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Migrant kids a test for Biden

President Biden is facing a critical test as a surge of migrants, emboldened by the end of the Trump era, is arriving at the U.S.-Mexico border. One challenge in particular is the sharp increase in unaccompanied minors.

Federal agents encountered 5,871 unaccompanied minors at the border in January, up from 3,076 in January 2020. How Biden handles this surge could become a defining moment in his administration.

The federal government has been wrestling with this complex problem for years. During the Obama administration an influx of unaccompanied minors overwhelmed the system, leading the government to hold children in border stations and detention centers as officials struggled to find places for them to live while their cases proceeded through the courts. There’s a library of studies by child psychologists about how damaging such detentions are.

Then came the Trump administration, whose answers included turning children and adults around rather than letting them pursue their legal right to seek permission to enter and stay.

Biden has pledged a more compassionate approach, but he has also warned that undoing harsh policies will take more than a few strokes of a pen. The administration reportedly is turning a newly reopened children’s detention center in Texas into a processing center to help border agents meet their legal obligation to turn over unaccompanied minors within 72 hours to the Department of Health and Human Services, which then has 20 days to place them in safe and secure homes while their cases are processed — deadlines the government routinely misses.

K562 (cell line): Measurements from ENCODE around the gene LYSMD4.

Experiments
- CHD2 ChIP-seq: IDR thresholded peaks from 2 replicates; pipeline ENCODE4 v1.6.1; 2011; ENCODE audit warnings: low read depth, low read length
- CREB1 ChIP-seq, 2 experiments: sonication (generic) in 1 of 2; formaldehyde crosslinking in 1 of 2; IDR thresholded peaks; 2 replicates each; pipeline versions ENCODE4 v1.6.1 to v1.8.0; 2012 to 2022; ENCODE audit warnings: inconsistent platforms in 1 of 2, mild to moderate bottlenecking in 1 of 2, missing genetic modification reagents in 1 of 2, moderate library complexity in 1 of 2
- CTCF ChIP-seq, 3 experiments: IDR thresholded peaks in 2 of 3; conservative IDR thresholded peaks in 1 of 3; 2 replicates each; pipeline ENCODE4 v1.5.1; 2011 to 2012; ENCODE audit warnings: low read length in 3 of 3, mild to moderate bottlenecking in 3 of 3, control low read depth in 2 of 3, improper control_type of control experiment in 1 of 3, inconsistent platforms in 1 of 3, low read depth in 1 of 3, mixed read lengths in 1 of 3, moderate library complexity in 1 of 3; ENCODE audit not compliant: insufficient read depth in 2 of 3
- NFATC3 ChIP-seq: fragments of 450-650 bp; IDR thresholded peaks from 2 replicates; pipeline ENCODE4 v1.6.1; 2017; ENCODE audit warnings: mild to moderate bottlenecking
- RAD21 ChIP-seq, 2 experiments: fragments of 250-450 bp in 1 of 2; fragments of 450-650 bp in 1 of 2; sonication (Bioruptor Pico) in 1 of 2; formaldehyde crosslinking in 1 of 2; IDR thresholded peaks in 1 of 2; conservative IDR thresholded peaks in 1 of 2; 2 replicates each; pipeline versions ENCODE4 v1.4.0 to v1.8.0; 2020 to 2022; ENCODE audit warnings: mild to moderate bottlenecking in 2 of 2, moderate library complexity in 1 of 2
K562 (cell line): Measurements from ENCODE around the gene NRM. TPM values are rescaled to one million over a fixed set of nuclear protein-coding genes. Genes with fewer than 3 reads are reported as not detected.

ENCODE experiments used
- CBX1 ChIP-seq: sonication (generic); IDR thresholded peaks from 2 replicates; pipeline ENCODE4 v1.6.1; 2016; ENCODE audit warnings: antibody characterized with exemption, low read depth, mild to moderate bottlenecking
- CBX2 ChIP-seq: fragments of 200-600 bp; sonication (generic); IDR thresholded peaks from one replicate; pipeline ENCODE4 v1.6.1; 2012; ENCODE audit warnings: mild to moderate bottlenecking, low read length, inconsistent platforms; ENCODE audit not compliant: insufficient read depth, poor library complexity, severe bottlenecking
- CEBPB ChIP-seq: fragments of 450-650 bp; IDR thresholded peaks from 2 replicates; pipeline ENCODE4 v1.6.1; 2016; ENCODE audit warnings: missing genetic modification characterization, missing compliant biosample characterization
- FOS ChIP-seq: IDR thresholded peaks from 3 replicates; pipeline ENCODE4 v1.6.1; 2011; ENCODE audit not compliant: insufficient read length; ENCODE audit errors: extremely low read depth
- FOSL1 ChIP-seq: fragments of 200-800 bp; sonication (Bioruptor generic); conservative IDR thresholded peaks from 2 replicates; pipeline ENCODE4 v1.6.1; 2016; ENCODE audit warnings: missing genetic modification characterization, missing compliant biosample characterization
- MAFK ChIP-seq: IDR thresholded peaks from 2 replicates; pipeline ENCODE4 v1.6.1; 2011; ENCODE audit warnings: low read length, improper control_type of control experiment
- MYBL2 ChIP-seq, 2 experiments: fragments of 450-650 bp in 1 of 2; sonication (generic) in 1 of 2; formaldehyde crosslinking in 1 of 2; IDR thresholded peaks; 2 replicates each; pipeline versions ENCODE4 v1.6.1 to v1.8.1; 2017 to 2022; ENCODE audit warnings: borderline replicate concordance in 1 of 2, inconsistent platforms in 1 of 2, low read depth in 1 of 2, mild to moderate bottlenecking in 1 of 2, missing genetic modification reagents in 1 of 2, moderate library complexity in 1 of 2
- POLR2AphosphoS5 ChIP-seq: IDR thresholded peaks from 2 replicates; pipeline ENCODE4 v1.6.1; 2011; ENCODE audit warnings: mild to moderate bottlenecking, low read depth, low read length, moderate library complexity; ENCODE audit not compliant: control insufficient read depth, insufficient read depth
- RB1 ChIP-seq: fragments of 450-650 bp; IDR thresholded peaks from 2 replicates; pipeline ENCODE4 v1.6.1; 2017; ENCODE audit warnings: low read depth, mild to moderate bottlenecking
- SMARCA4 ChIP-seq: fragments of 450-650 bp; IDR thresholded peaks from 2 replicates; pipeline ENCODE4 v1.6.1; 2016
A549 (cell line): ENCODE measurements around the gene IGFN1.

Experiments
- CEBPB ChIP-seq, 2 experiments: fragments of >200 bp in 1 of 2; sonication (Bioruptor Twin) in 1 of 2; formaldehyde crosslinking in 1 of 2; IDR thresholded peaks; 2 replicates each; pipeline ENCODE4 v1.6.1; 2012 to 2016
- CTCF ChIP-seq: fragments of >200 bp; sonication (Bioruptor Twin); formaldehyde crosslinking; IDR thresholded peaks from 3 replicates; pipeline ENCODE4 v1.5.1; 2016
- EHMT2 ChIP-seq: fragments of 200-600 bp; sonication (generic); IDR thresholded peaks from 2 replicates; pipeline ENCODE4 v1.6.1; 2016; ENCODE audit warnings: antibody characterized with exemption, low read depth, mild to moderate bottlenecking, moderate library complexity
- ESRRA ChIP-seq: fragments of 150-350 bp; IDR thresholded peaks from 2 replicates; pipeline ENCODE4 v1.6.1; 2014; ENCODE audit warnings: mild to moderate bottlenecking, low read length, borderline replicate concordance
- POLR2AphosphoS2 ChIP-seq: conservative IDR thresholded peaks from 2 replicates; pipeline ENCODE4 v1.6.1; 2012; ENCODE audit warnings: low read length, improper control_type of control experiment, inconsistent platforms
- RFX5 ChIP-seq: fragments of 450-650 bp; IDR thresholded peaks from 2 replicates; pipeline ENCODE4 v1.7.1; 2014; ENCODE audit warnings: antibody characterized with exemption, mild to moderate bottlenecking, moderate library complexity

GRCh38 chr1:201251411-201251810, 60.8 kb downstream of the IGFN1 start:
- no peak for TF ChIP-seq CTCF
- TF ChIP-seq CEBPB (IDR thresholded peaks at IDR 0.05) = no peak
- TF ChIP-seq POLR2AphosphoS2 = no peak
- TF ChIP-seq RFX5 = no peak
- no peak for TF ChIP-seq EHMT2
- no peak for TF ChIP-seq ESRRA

We welcome Biden’s more humane approach, but wonder whether it will succeed in the face of the rising tide of juveniles arriving alone. Once again the nation is watching its government strain to meet obligations Congress imposed to treat unaccompanied minors with the delicacy they deserve. Once again we see a growing crisis spotlight the broad inadequacies of the government’s immigration enforcement system to deal compassionately with human migration.

The solutions require broad vision and actions, including efforts to reduce the instability in Central American countries that send so many people fleeing in the first place. Such efforts, of course, run into a headwind of deep-rooted corruption in some of those countries.

But the longer the government leaves those broad solutions unfulfilled, the more it will be forced to deal with waves of migration, one crisis following another. We need a better way of doing this.

* Editorial from the Los Angeles Times.

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